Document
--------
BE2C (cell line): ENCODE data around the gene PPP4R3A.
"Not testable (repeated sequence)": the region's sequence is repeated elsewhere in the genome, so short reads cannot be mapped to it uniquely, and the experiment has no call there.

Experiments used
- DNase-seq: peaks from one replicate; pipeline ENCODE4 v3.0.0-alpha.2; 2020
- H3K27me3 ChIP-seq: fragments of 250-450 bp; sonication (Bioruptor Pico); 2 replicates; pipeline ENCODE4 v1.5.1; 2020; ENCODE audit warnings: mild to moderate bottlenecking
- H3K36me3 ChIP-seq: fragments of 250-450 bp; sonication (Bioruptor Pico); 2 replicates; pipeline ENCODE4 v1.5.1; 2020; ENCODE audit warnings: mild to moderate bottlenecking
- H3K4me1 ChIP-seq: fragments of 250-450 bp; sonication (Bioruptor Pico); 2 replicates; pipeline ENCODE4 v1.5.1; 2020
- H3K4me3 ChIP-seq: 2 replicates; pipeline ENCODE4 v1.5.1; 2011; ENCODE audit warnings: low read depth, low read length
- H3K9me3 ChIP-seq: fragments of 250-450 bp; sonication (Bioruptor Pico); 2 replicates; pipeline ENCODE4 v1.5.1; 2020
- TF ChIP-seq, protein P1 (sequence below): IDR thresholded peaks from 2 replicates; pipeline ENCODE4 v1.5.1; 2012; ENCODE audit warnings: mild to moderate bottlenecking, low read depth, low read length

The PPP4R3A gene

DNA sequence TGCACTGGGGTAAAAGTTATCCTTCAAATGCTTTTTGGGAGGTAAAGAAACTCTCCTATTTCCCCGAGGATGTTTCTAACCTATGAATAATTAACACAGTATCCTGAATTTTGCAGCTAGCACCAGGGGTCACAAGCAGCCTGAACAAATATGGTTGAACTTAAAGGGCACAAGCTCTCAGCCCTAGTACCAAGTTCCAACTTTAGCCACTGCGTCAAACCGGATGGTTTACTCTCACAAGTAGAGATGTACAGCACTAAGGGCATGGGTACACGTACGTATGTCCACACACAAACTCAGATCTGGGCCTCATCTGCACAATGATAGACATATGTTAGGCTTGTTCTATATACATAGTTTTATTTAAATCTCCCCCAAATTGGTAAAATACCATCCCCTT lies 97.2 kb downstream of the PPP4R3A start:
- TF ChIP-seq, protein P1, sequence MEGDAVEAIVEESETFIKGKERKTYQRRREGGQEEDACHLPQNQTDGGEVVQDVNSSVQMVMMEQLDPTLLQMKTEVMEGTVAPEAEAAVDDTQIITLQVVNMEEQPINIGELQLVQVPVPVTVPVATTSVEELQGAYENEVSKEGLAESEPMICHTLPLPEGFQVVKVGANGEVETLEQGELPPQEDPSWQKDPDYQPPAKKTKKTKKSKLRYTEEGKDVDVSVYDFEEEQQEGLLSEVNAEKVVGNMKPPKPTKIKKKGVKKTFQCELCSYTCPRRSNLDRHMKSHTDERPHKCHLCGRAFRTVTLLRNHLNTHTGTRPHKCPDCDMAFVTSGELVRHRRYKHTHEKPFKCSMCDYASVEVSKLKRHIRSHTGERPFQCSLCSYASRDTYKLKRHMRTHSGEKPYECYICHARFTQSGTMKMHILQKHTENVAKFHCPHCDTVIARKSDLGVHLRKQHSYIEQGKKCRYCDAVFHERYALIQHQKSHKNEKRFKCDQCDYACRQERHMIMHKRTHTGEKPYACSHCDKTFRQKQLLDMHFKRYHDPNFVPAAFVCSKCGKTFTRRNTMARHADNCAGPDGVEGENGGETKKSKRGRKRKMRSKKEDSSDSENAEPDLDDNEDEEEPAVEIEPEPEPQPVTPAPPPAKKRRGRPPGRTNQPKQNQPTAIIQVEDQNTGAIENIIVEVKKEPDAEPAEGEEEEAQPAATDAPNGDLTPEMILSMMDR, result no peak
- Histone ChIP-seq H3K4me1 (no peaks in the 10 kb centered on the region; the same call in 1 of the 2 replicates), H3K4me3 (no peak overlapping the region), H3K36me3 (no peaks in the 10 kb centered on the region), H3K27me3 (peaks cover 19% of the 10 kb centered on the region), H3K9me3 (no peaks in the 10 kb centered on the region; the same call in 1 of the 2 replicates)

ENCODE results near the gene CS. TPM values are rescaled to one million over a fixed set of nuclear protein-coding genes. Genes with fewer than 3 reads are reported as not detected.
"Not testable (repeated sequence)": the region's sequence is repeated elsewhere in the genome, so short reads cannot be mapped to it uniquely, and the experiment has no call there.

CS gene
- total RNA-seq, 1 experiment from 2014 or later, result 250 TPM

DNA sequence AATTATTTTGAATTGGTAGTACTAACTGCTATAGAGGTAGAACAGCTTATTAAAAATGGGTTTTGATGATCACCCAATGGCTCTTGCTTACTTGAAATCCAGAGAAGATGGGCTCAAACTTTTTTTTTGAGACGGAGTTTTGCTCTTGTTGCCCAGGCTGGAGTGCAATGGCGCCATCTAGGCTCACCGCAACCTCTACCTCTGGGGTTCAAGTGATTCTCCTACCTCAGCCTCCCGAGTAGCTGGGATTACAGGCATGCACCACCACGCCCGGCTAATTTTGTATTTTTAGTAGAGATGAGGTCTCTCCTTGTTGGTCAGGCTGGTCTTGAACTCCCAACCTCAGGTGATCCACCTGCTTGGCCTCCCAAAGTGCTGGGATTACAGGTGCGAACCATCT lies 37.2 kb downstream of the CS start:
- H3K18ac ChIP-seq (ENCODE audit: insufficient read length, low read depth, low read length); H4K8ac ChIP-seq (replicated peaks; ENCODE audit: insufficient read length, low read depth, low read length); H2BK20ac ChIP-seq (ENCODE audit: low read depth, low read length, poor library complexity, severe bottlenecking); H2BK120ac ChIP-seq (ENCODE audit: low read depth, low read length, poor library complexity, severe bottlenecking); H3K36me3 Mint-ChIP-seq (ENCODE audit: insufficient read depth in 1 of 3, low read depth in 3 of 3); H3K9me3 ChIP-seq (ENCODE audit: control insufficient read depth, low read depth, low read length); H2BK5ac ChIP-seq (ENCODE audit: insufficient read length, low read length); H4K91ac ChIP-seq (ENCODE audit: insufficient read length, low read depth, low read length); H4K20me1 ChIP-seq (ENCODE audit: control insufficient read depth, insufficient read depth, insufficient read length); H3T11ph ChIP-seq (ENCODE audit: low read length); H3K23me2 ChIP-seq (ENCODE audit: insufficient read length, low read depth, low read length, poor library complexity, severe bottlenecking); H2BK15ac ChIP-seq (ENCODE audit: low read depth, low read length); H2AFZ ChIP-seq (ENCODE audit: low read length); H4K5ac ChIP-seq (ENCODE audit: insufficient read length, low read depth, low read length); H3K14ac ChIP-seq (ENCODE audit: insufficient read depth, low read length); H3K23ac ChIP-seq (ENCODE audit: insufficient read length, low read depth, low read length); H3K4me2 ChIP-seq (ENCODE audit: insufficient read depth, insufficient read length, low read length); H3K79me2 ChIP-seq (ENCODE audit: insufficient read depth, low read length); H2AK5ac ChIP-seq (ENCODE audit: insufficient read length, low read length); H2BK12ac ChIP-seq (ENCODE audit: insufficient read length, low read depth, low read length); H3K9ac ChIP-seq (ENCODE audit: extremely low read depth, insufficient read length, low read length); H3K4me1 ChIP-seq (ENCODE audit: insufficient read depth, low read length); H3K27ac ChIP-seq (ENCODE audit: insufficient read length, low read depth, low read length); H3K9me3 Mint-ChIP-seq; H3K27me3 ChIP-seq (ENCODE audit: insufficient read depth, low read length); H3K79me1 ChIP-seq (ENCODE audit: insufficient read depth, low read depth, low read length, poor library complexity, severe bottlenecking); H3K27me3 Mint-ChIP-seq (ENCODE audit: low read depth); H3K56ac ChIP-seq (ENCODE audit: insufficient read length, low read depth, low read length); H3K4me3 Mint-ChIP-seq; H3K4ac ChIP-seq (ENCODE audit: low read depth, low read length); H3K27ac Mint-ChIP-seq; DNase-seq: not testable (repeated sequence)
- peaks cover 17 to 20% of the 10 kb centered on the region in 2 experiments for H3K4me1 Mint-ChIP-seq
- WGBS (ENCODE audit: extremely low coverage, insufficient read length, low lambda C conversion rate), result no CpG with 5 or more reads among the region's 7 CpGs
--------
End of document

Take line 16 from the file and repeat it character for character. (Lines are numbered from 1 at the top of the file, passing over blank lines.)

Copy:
"Not testable (repeated sequence)": the region's sequence is repeated elsewhere in the genome, so short reads cannot be mapped to it uniquely, and the experiment has no call there.